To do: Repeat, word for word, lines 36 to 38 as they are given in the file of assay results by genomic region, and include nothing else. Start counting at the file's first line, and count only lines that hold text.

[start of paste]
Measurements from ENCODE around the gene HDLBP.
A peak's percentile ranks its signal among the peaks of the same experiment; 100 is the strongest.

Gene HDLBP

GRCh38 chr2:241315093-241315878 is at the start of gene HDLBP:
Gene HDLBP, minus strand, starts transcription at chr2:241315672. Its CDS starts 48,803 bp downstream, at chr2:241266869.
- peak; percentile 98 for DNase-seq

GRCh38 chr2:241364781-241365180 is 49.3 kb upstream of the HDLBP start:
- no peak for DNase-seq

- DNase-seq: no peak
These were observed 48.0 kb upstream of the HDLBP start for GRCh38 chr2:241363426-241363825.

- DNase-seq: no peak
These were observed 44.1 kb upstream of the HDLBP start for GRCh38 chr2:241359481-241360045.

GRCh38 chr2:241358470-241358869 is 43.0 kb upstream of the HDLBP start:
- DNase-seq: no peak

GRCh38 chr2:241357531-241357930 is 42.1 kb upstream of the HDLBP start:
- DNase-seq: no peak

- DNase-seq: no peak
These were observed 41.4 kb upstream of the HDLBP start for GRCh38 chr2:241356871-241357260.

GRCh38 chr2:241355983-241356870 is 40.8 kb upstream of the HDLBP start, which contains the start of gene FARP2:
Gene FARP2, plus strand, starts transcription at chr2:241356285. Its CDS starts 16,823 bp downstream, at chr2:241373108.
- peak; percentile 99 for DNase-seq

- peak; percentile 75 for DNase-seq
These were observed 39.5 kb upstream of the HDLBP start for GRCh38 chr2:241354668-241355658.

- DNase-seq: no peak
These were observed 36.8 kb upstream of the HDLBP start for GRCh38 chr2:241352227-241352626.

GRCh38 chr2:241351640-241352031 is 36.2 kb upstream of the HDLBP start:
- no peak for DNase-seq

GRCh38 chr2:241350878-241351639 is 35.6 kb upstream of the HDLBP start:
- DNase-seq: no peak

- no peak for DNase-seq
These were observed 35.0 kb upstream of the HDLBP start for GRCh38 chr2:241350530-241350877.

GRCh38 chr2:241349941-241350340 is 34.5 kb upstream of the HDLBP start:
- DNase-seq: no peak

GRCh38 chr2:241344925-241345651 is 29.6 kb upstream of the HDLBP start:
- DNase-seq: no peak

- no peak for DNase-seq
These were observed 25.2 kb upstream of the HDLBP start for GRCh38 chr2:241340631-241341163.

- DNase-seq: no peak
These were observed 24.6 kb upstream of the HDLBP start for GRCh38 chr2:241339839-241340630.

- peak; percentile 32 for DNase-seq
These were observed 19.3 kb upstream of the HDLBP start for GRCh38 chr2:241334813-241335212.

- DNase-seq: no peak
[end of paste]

- no peak for DNase-seq
These were observed 25.2 kb upstream of the HDLBP start for GRCh38 chr2:241340631-241341163.

- DNase-seq: no peak